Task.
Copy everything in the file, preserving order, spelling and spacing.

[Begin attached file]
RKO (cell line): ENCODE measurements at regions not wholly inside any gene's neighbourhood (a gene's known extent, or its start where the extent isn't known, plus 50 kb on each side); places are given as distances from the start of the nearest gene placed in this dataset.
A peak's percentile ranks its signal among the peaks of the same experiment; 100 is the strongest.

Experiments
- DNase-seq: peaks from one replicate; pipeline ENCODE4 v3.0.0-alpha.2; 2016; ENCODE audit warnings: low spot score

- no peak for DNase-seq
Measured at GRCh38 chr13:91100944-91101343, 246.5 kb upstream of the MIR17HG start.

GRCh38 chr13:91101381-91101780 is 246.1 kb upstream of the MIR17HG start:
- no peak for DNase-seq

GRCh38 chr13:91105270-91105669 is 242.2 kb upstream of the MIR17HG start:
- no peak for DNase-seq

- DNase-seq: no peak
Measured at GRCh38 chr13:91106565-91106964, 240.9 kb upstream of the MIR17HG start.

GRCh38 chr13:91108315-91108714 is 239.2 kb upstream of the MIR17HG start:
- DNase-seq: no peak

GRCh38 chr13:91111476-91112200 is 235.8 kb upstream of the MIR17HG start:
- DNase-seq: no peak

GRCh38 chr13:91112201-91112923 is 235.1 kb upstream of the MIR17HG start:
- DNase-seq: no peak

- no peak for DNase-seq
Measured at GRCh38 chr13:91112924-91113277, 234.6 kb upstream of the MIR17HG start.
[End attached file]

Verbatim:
RKO (cell line): ENCODE measurements at regions not wholly inside any gene's neighbourhood (a gene's known extent, or its start where the extent isn't known, plus 50 kb on each side); places are given as distances from the start of the nearest gene placed in this dataset.
A peak's percentile ranks its signal among the peaks of the same experiment; 100 is the strongest.

Experiments
- DNase-seq: peaks from one replicate; pipeline ENCODE4 v3.0.0-alpha.2; 2016; ENCODE audit warnings: low spot score

- no peak for DNase-seq
Measured at GRCh38 chr13:91100944-91101343, 246.5 kb upstream of the MIR17HG start.

GRCh38 chr13:91101381-91101780 is 246.1 kb upstream of the MIR17HG start:
- no peak for DNase-seq

GRCh38 chr13:91105270-91105669 is 242.2 kb upstream of the MIR17HG start:
- no peak for DNase-seq

- DNase-seq: no peak
Measured at GRCh38 chr13:91106565-91106964, 240.9 kb upstream of the MIR17HG start.

GRCh38 chr13:91108315-91108714 is 239.2 kb upstream of the MIR17HG start:
- DNase-seq: no peak

GRCh38 chr13:91111476-91112200 is 235.8 kb upstream of the MIR17HG start:
- DNase-seq: no peak

GRCh38 chr13:91112201-91112923 is 235.1 kb upstream of the MIR17HG start:
- DNase-seq: no peak

- no peak for DNase-seq
Measured at GRCh38 chr13:91112924-91113277, 234.6 kb upstream of the MIR17HG start.